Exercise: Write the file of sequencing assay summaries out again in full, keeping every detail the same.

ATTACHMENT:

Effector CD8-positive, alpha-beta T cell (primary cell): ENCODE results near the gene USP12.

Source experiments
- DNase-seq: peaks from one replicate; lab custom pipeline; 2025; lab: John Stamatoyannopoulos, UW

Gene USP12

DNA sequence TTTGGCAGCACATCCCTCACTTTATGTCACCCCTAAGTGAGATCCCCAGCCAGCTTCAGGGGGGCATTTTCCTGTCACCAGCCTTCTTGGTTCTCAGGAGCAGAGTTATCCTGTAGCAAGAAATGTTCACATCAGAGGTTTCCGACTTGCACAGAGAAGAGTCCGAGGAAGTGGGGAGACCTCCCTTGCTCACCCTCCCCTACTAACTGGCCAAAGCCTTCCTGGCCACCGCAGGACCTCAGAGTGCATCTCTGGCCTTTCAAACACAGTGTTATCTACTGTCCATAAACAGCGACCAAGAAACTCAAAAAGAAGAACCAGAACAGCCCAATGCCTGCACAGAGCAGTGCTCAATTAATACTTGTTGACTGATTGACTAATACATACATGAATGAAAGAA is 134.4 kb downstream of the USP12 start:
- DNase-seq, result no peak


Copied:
Effector CD8-positive, alpha-beta T cell (primary cell): ENCODE results near the gene USP12.

Source experiments
- DNase-seq: peaks from one replicate; lab custom pipeline; 2025; lab: John Stamatoyannopoulos, UW

Gene USP12

DNA sequence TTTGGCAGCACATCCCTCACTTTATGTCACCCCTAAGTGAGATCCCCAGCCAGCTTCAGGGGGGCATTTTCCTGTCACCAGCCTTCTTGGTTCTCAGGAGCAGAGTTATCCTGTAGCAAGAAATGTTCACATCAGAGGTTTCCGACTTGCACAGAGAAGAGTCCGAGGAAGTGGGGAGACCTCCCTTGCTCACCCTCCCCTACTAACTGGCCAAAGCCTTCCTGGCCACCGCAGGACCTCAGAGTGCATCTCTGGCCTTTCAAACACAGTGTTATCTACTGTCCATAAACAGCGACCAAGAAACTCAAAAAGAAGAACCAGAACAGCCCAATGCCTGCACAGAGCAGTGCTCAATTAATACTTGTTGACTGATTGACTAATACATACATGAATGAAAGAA is 134.4 kb downstream of the USP12 start:
- DNase-seq, result no peak